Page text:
Rotary news in brief from around the globe
The Rotary Club of Manama, Bahrain, donated a mobile diabetes unit to help combat type 2 diabetes among the country's youth. Photo courtesy of the Rotary Club of Manama
The Rotary Club of Manama, Bahrain, donated a mobile diabetes unit to the Bahrain Diabetes Society as part of the club’s ongoing effort to combat type II diabetes among youth in the country, where the disease accounts for 12 percent of child and adult deaths.
The van, which cost US$111,400 to equip, travels to schools and neighborhoods across the nation to screen children for diabetes and educate families on prevention. The unit’s staff consists of volunteer doctors, nurses, and students from the Bahrain medical campus of the Royal College of Surgeons in Ireland.
Early last year, the Rotary Club of Fergus-Elora, Ont., Canada, worked with the Rotary Club of Bafoussam to install potable water systems in seven rural villages as part of Hand Up Cameroon, a project involving 34 clubs in Canada and the United States. One of the villages, called Bawouk, has 1,300 residents, who are mostly women and children; many of the working-age men have migrated to the nearby city of Bamenda to find work. The new water systems will benefit these families as well as the students and traders who come from neighboring villages for Bawouk’s primary school and market.
The 56 clubs in District 7070 (Ontario) set a new fundraising record in September for their annual Rotary Foundation Walk. More than 500 Rotarians, family members, and local residents helped bring in over $142,000 for the Foundation. District Governor Ted Koziel, Past District Governor Bob Wallace, and Rotary Foundation Trustee Chair Wilfrid J. Wilkinson attended the event. In 2011, the district raised a total of $848,000 for the Foundation.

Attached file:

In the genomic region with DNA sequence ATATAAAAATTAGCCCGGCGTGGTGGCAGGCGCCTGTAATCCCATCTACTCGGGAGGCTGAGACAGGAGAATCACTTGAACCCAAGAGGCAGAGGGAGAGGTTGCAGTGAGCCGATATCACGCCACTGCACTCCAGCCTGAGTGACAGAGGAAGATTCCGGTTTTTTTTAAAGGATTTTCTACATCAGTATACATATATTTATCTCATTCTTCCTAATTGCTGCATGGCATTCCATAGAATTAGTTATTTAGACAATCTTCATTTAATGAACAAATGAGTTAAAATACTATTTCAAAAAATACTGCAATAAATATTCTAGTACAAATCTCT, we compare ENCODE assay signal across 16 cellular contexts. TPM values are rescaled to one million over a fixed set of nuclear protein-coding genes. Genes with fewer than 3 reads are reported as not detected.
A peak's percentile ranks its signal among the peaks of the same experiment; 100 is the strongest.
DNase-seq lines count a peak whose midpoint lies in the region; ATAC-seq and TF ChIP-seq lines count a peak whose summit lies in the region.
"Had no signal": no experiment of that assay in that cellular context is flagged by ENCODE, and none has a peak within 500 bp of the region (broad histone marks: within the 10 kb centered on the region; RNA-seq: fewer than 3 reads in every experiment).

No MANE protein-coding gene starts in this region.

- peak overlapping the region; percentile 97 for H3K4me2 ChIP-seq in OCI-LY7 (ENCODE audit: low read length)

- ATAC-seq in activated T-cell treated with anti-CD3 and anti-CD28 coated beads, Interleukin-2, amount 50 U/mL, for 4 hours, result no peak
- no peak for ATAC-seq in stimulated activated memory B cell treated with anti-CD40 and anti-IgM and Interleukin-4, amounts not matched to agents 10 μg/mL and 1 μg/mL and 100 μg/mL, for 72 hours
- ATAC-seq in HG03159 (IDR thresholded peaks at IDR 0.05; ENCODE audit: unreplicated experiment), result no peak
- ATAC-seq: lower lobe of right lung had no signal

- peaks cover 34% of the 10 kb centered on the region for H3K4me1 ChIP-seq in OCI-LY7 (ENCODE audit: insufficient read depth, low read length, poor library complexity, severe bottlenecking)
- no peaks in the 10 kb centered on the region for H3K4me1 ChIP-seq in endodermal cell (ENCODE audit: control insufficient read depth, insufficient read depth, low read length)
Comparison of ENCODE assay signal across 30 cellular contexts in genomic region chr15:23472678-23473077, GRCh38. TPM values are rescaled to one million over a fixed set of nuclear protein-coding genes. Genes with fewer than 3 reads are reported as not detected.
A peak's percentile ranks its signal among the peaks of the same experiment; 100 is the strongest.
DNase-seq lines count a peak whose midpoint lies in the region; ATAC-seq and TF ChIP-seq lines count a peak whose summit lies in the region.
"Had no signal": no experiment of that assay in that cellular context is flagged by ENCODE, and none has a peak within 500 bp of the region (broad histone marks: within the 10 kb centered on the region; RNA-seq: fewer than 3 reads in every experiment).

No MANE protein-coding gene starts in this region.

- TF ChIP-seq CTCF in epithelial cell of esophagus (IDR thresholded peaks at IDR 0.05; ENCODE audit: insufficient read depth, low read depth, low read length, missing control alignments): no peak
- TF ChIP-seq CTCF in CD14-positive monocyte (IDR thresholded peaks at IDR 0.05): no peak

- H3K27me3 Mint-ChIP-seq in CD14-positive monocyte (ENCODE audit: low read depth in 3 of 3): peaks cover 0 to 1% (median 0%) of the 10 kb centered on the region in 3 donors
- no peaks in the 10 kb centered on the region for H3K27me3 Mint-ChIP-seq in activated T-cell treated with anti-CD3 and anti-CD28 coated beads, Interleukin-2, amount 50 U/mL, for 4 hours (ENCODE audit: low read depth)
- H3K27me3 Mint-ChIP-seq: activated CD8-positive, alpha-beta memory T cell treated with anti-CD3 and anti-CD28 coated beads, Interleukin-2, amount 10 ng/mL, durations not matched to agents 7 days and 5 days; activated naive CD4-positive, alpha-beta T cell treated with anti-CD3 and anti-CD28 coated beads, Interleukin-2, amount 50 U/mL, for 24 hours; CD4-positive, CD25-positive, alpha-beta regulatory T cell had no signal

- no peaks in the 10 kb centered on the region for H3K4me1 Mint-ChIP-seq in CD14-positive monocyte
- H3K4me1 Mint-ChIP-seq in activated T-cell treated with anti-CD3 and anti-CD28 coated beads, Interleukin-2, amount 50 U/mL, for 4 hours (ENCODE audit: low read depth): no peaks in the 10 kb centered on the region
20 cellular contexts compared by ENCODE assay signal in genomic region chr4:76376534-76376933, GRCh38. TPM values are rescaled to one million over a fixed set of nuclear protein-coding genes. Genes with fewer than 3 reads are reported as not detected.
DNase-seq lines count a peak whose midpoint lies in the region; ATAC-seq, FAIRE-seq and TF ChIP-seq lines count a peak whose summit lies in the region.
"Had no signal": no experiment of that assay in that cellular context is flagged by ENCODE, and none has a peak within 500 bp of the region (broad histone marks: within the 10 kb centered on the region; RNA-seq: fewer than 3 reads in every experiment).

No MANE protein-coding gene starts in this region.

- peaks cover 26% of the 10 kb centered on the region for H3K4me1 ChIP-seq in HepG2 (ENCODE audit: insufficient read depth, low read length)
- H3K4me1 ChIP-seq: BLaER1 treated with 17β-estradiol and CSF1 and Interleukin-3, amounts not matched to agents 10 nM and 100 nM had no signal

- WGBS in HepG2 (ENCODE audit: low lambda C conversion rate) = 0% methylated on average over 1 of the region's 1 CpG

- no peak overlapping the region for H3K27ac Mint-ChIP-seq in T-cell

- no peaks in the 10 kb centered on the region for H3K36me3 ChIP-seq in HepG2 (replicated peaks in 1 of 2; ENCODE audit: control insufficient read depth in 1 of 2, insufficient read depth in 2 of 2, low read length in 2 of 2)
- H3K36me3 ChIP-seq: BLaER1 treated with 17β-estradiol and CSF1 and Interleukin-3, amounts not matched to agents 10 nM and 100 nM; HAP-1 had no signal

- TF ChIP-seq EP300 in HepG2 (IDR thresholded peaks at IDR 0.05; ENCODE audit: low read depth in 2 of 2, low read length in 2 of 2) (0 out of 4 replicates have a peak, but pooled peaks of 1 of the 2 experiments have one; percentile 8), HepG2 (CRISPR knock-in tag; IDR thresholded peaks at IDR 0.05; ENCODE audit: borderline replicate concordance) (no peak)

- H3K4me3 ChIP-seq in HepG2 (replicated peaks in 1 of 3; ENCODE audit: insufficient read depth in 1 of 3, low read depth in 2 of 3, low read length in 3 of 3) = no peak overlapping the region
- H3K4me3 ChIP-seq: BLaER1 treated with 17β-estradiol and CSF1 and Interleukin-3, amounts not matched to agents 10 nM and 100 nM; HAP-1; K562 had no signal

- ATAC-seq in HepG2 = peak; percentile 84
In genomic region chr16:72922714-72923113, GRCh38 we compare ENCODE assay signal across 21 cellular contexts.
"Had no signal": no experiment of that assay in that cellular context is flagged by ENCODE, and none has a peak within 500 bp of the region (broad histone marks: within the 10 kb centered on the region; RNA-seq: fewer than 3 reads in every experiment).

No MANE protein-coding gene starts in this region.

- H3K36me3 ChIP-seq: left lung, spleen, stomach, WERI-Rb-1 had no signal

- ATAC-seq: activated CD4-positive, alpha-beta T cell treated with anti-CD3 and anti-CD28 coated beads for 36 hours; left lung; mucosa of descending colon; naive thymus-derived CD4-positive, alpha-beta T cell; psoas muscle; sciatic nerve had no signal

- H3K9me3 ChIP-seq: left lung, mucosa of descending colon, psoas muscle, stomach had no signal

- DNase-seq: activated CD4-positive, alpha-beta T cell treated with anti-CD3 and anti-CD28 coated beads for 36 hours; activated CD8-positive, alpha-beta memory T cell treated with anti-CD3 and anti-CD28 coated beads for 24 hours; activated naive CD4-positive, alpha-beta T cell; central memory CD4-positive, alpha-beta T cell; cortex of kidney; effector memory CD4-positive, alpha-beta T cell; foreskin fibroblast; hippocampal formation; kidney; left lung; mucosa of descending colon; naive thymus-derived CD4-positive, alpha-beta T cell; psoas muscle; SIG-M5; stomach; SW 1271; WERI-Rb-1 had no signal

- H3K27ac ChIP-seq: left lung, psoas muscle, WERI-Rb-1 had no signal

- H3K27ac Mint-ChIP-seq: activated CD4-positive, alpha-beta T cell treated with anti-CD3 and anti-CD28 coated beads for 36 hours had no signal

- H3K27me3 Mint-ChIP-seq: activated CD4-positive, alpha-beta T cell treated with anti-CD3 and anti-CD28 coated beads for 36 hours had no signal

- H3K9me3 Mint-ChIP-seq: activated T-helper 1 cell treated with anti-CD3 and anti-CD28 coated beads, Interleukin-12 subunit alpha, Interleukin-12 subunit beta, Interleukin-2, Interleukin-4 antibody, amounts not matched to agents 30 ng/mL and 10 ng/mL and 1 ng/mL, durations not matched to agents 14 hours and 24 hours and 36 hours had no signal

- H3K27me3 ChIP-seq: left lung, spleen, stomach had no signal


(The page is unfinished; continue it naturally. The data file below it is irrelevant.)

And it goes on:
Twenty years ago, Grace Michiko Saito, of the Rotary Club of Tokyo Seijo Shin, founded Tokyo Grace, a charity that supports young musicians, children with disabilities, and the elderly. Since Saito began organizing biannual fundraising concerts for PolioPlus in 2002, Tokyo Grace has raised close to US$96,000 for polio eradication, disaster relief in Japan, and The Rotary Foundation. The concerts have featured distinguished vocalists, violinists, pianists, saxophonists, and flutists. The most recent event, held in November, raised more than $3,300.
Every November, the Rotary Club of Waterloo, Iowa, USA, sends Rotarians and other volunteers to impoverished areas of Nicaragua with two semitrucks full of donated Christmas gifts. Churches, school groups, and Rotarians from Iowa and seven other states work year-round to collect the goods. Since 2001, they’ve shipped about 2,400 “shoeboxes” – packages loaded with clothing, school supplies, and toiletries for kids – 790 layette bags filled with supplies for new mothers, 100 bicycles, and 12 tons of food.
District 3500 had an all-time record number of Rotary Foundation Major Donors (individuals or couples whose cumulative donations to the Foundation total at least US$10,000) in the 2011-12 Rotary year. A ceremony at the district conference in April recognized 82 Major Donors, including three who decided to donate on the spot. Inspired by the generosity of his district, Tony Hung-Ming Chang, then district governor, declared his intention on stage at the ceremony to become a member of the Arch C. Klumph Society; he was inducted with his wife, Julia, on 26 October, along with three other couples and one individual from Taiwan who have donated $250,000 or more to the Foundation. The district’s total contribution exceeded $1.5 million in 2011-12, another district record.
The Wekiva River Basin provides clean drinking water, habitats for indigenous plants and wildlife, and outdoor recreation venues across 380 square miles in central Florida, but excessive nitrates have degraded the water quality. To preserve the federally designated Wild and Scenic River and the local water supply, the Rotary Club of Seminole County South launched an initiative to promote river-friendly policies among homeowners and businesses. By signing on to the Wekiva River Promise, residents pledge to limit their use of fertilizer and pesticides, grow native plants, regularly inspect their septic tanks, and write letters to government officials in support of Wekiva River Basin conservation efforts.
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